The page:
Did Ellard’s booklet notes contain anything divisive or plain wrong? I gave the DVDs away when I left the country years ago, so don’t have access.

    The main points I remember striking me at the time (as someone who already knew the standard trivia via the 90s guides) were him pointing out how Rimmer was changed to become suddenly massively nerdy in IV, which I hadn’t clocked before but is glaring when you watch in order, and raising the issue of some people considering VI to be the start of the downfall, which was a shock to me as that was my nostalgic childhood favourite, but I started to see what he meant with the weaker episodes.

    #236136

    Bargain Bin Holly

    For me the series went downhill after they killed-off most of the cast and only kept the characters nobody really liked. Thought VIII was were the cast was back on proper form, some of the most memorable and beloved episodes that series.

    #236159

    International Debris

    Didn’t someone on here do an article outlining what we would have got if the BBC released them – i.e. those horrible, first generation DVDs with white template covers with no extras, and how they’d have probably released the Re-Mastered editions instead of the proper ones.

    I remember that mock-up cover, and it still gives me shivers. Someone post it and scare other people with it.

    #236160

    International Debris

    #236162

    International Debris
    #236167

    Ben Kirkham

    Ben Paddon- courtesy of a gentleman named Matthew Purchase

    https://goo.gl/images/m94S8i

    #236168

    Ben Kirkham

    We are *so* lucky with the DVDs, aren’t we? Bloody hell. That mock-up cover above makes my skin crawl at the thought of what could have been.

    #236189

    Piplup2003

    ‘The League of Gentlemen DVDs (especially the Christmas Special) were exemplary. When the latest series was released, it was a vanilla release with no thought put into it. ‘

    Oh God, tell me about it. The anniversary specials are the only LOG series I don’t have on DVD as there’s absolutely no point of me having it as I can get the exact same content on the iPlayer. Heck, even the pantomime had deleted scenes, would it have been that hard just to give us a few deleted scenes (surely theres at least one), or even a photo gallery?

    #236190

    Ben Saunders

    Red Dwarf DVDs were amongst the first I had when I was young, along with like, Revenge of the Sith which was also packed with extras. Most other DVDs have been massive let-downs ever since, although the Doctor Who range kept itself to a -fairly- high standard, most of the time. Most of the episodes had nice little documentaries on how the episodes were made, interviewing cast and crew, although a handful didn’t, and some of the documentaries are just them interviewing the lighting guy and the man who holds the boom for forty minutes which is a bit of a step down from having Tom and Lis and everybody.

    #236192

    GlenTokyo

    >just them interviewing the lighting guy and the man who holds the boom for forty minutes

    Not a fan of the XII Blu-ray then? haha

    #236201

    Ben Paddon

    Red Dwarf I was the very first DVD I owned – purchased before I even had a DVD player of my own – and the quantity of special feratures absolutely blew me away. Those I-VIII sets, along with the bulk of classic Doctor Who stuff, set a gold standard for me that few releases have ever been able to live up to.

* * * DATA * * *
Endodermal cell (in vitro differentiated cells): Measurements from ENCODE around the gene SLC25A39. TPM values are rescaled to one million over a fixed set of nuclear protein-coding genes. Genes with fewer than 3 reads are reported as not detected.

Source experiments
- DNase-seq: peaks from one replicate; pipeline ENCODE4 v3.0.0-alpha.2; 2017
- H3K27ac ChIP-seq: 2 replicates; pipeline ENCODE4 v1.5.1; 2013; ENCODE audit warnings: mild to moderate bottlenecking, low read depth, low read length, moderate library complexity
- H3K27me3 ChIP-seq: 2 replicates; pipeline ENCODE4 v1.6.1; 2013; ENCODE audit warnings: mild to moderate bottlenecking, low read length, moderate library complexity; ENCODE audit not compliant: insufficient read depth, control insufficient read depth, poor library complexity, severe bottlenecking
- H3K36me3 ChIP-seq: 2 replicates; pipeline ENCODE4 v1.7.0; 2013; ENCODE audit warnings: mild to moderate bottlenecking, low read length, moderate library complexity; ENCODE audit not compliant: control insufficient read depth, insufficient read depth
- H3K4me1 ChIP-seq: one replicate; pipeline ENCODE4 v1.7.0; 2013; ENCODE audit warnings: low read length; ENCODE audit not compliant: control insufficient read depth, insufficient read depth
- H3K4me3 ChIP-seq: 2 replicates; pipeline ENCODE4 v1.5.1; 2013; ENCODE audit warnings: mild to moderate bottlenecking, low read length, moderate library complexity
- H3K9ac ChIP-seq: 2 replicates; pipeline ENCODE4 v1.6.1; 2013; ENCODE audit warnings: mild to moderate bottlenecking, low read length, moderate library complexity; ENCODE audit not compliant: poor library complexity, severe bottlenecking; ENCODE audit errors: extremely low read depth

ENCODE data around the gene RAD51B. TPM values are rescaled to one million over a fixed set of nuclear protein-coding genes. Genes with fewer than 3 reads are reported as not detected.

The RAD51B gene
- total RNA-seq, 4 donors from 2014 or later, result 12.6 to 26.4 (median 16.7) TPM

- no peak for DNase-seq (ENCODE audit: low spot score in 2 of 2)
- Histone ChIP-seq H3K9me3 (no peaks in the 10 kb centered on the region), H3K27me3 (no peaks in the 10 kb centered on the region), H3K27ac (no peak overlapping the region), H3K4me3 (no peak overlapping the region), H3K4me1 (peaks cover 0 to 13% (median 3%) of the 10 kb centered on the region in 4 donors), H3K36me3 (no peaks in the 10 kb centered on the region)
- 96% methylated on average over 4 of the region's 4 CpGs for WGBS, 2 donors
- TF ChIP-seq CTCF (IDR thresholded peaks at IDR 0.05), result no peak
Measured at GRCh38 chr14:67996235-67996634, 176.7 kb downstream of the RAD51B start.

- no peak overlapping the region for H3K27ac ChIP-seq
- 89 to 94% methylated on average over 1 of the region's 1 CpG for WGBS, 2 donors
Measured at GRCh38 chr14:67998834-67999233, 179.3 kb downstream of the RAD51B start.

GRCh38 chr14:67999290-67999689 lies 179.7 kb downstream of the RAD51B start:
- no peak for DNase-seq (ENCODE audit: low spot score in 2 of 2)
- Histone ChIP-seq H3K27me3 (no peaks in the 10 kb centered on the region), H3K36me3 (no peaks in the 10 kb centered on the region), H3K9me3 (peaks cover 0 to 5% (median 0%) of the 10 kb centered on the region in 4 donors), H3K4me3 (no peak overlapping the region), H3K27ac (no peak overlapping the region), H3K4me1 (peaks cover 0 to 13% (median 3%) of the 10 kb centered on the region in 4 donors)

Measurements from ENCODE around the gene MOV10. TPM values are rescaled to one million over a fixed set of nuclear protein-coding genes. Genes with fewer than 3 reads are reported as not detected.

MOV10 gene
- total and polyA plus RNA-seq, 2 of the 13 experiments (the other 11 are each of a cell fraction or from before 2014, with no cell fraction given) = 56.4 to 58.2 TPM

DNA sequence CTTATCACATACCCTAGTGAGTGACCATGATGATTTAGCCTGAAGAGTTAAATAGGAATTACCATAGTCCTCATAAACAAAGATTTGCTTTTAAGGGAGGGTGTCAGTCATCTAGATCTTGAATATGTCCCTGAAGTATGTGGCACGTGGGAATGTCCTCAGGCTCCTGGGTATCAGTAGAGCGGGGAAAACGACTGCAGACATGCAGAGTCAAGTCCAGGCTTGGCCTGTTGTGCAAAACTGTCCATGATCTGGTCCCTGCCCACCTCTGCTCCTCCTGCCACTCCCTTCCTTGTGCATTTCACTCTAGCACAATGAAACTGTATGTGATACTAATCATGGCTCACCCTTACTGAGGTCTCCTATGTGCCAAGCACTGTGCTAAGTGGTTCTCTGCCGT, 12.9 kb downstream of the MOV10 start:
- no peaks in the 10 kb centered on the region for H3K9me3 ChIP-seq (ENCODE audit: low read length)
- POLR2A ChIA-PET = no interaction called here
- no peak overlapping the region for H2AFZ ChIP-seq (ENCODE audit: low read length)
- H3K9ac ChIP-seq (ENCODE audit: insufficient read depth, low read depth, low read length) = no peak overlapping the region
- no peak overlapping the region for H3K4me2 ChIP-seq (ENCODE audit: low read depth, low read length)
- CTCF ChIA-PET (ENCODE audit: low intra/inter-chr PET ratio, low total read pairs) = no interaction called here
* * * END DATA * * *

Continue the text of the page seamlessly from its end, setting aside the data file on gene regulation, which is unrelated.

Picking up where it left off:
#236214

    MANI506

    I lapped up those DVD updates and I also bought the series 1 DVD before I had a player. It’s so weird I didn’t know about G&T until 2009 despite really enjoying TM:YNYN. Depending on what the extras are I may have to buy the Blu Ray despite not having a player.

    #236218

    quinn_drummer

    Being born 3 months before The End was broadcast, I have vague memories of watching it quite young, but only really getting into it in the late 90s when I was 10/11 years old.

    There was so much I still hadn’t seen by the time the DVDs rolled around (I’d spent a good bit of the early 00s trying to collect up the VHS but by then it was very much a case of find several copies of series 1 and 2 at car boots and hardly no series 6 etc) so I too lapped up all the updates, would go out day of release to HMV or Woolworths or wherever was close to where I was and bought them, rushed home and watched through EVERYTHING in one sitting.

    It seems strange that we basically spent 4 years doing that, they started to be released whilst I was at school and series 8 was released when I had been working a couple of years. Such a large chunk of my formative years made up following the Red Dwarf DVD releases. 2 a year, with a short gap between releases then a very large one which was always frustrating, but enjoyable none the less.

    Will never really experience anything like that again I don’t think.

    #236220

    International Debris

    Man, going out to buy DVDs on their release date. I always used to do that. There was a great period in the mid ’00s when a bunch of unfairly ignored started coming out quite regularly – 15 Storeys High, World of Pub, How Do You Want Me, Hippies, The Armando Iannuci Shows, etc. – and Red Dwarf and One Foot in the Grave were enjoyable regulars.

    Comedy was a much bigger part of my life back then.

    #236228

    Warbofrog

    It was the same story for me, quinn_drummer, but only a three-year period as I wilfully ignored the VII & VIII releases. I finally picked them up in a sale a few years later when I was about to donate all my DVDs to a friend so she wouldn’t have an incomplete ‘Red Dwarf’ legend on the shelf, and just watched all the extras.